It was an icy morning in January 1945 when the patrol came for seventeen-year-old Leo Auberg to deport him to a camp in the Soviet Union. Leo would spend the next five years in a coke processing plant, shoveling coal, lugging bricks, mixing mortar, and battling the relentless calculus of hunger that governed the labor colony: one shovel load of coal is worth one gram of bread.


"I've been summoned. Thursday, ten sharp." Thus begins a day in the life of a young factory worker during Ceausescu's totalitarian regime. She has been questioned before; this time, she believes, will be worse. Her crime? Sewing notes into the linings of men's suits bound for Italy. "Marry me," the notes say, with her name and address. Anything to get out of Romania.


Set in Romania at the height of Ceauescu's reign of terror, The Land of Green Plums tells the story of a group of young people who leave the impoverished province for the city in search of better prospects and camaraderie. But their hopes are ravaged, because the city, no less than the countryside, bears everywhere the mark of the dictatorship's corrosive touch. All the narrator's friends—teachers and students of vaguely dissident allegiance—betray her, do away with themselves, or both. As they do so, we see the way the totalitarian state comes to inhabit every human realm and how everyone, even the strongest, must either bend to the oppressors or resist them and thereby perish.


Romania—the last months of the Ceausescu regime. Adina is a young schoolteacher. Paul is a musician. Clara works in a wire factory. Pavel is Clara’s lover. But one of them works for the secret police and is reporting on the others. One day Adina returns home to discover that her fox fur rug has had its tail cut off. On another occasion, it’s the hind leg. Then a foreleg. The mutilated fur is a taunting sign that she is being watched by the secret police—the fox was ever the hunter. Images of photographic precision combine into a kaleidoscope of terror as Adina and her friends struggle to keep mind and body intact in a world pervaded by complicity and permeated by fear, where it’s hard to tell victim from perpetrator. Once again, Herta Müller uses language that displays “the concentration of poetry and the frankness of prose”—as the Swedish Academy noted upon awarding her the Nobel Prize—to create a hauntingly cinematic portrayal of the corruption of the soul under totalitarianism.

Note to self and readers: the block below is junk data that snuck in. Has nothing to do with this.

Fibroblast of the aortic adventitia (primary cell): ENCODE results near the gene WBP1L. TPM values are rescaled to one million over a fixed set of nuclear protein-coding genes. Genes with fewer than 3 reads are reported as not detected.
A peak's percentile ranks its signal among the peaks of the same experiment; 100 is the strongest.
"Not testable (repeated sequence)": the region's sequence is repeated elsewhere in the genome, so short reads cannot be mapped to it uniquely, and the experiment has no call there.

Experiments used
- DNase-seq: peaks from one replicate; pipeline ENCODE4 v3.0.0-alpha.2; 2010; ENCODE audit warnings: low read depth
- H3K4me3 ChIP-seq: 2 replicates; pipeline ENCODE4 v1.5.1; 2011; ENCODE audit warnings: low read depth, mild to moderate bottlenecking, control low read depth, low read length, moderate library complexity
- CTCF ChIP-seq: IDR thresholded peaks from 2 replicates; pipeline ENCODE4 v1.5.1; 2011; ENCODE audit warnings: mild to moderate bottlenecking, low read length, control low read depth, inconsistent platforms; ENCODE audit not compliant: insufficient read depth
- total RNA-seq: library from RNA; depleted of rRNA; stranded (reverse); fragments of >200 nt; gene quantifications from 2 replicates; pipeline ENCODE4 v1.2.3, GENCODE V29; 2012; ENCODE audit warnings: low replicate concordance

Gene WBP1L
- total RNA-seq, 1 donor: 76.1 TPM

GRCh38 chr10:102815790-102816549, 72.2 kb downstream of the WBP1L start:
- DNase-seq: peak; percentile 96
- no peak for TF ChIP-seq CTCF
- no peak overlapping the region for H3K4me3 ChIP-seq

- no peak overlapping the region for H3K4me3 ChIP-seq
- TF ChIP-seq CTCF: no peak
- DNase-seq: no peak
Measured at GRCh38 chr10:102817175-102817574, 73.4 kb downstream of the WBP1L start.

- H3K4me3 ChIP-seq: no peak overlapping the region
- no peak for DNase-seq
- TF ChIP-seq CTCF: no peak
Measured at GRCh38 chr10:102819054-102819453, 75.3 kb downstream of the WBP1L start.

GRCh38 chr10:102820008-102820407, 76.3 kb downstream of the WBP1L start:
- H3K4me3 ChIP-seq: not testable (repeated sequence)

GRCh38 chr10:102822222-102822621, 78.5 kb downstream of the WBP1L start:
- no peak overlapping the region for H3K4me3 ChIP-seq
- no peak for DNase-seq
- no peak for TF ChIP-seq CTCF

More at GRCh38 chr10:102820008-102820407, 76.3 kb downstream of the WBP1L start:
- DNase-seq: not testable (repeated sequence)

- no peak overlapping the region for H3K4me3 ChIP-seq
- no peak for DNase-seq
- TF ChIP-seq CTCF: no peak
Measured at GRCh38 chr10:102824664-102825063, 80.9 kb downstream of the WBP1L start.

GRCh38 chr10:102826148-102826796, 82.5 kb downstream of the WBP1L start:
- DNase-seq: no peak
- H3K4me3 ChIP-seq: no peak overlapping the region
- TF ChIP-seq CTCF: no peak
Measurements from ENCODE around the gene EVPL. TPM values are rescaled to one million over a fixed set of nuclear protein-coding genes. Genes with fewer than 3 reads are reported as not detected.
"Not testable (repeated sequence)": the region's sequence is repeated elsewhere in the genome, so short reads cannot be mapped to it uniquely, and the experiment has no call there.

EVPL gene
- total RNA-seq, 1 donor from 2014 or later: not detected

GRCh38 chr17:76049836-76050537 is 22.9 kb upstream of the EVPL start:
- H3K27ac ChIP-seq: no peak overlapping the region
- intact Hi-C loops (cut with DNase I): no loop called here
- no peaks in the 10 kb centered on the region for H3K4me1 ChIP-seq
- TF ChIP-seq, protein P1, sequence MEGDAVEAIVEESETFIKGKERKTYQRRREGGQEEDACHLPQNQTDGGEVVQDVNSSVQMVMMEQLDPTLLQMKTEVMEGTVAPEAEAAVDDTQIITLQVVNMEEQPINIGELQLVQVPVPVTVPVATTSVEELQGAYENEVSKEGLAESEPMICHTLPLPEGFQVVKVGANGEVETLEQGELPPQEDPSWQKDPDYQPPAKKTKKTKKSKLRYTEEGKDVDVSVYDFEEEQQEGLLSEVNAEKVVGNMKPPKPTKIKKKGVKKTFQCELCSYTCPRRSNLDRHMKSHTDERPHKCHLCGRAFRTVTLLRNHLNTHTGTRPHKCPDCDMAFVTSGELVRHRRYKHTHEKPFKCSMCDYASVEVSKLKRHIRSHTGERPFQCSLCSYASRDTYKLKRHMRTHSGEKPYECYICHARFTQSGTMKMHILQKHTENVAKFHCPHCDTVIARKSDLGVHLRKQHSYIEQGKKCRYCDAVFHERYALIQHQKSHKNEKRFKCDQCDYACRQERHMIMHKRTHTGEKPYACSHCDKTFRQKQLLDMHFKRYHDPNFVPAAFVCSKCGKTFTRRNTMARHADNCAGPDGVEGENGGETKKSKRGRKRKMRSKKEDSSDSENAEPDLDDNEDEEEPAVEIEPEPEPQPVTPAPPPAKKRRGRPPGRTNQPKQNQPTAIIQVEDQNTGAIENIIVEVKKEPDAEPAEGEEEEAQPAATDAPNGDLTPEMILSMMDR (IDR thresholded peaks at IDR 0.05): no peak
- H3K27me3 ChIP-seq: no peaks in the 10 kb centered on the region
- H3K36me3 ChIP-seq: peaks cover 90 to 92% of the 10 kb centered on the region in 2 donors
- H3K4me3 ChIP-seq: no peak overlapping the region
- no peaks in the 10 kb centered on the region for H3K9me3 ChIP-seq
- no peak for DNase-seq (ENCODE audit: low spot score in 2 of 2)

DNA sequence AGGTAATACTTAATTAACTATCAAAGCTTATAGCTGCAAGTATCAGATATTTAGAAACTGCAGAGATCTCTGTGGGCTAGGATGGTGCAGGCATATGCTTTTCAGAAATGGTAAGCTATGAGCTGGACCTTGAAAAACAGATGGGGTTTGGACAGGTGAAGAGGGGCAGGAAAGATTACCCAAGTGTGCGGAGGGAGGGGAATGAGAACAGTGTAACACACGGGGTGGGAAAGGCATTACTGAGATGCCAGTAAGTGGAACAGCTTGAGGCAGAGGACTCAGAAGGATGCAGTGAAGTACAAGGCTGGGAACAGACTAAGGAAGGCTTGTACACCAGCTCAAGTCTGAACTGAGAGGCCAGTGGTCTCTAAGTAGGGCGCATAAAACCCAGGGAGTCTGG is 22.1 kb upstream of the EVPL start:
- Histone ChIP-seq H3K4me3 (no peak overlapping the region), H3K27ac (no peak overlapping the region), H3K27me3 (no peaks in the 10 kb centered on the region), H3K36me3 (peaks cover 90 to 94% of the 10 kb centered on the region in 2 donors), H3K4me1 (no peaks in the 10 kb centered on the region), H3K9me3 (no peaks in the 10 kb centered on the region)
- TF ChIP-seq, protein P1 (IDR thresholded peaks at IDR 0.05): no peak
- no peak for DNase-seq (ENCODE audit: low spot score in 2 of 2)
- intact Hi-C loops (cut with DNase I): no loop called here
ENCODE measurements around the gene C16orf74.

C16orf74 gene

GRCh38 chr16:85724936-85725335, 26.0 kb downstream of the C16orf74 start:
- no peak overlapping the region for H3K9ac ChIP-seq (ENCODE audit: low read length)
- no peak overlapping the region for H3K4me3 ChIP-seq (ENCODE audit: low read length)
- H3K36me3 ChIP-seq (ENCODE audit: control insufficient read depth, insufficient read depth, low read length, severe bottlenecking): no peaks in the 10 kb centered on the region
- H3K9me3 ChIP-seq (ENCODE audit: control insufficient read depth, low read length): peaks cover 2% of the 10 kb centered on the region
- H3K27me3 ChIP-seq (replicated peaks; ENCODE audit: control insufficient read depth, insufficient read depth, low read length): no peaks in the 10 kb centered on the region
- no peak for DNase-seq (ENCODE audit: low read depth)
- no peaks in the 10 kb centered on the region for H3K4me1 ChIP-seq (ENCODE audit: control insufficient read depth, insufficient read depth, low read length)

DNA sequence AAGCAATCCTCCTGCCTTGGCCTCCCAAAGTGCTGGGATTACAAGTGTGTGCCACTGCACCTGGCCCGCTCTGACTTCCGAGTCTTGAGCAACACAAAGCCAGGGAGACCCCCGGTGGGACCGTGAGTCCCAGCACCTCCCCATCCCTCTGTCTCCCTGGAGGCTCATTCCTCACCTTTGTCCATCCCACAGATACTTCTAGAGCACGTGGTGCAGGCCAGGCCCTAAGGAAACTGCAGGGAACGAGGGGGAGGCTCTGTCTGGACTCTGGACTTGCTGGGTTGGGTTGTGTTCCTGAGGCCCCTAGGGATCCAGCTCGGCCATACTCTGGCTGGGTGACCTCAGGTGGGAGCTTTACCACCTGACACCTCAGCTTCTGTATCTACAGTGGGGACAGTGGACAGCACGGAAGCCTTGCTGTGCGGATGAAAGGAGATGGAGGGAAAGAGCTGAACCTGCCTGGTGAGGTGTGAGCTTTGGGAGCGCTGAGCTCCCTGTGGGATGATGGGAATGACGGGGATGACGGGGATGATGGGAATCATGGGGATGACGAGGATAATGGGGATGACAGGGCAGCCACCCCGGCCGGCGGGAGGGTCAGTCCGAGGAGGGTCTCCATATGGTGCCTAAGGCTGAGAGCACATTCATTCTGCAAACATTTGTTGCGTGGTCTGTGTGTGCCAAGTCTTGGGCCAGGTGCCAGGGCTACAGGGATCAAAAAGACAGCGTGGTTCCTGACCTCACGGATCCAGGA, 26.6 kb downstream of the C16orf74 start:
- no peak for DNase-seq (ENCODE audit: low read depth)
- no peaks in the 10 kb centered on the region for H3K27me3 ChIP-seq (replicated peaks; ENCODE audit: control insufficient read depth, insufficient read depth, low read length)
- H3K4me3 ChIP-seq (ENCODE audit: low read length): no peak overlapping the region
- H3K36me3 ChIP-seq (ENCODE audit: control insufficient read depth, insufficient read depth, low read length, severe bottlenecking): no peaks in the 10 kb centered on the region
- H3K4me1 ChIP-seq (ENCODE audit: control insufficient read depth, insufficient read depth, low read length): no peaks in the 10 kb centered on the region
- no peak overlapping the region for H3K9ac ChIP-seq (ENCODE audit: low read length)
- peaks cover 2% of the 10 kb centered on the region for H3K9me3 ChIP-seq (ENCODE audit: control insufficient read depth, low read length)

An Evening with Herta Muller: The 2009 Nobel Prize winner discusses her writing, her life, and more.

Praise for The Hunger Angel "Wry and poetic, and Müller's evocative language makes the abstract concrete as her narrator's sanity is stretched...Boehm's translation preserves the integrity of Müller's gorgeous prose, and Leo's despondent reveries are at once tragic and engrossing."
Publishers Weekly (Starred Review)

"Written in terse, hypnotic prose...exquisite."
The New Yorker

“A wonderful, passionate, poetic work of literature...Herta Muller is a writer who releases great emotional power through a highly sophisticated, image studded, and often expressionistic prose.” 
—Neal Ascherson, The New York Review of Books   “This is not just a good novel, it is a great one… Müller is through and through a stylist. Her novel is written in a taut idiomatic German, which breaks into paragraphs of wrenching, Rilkean lyricism...A masterpiece.” Financial Times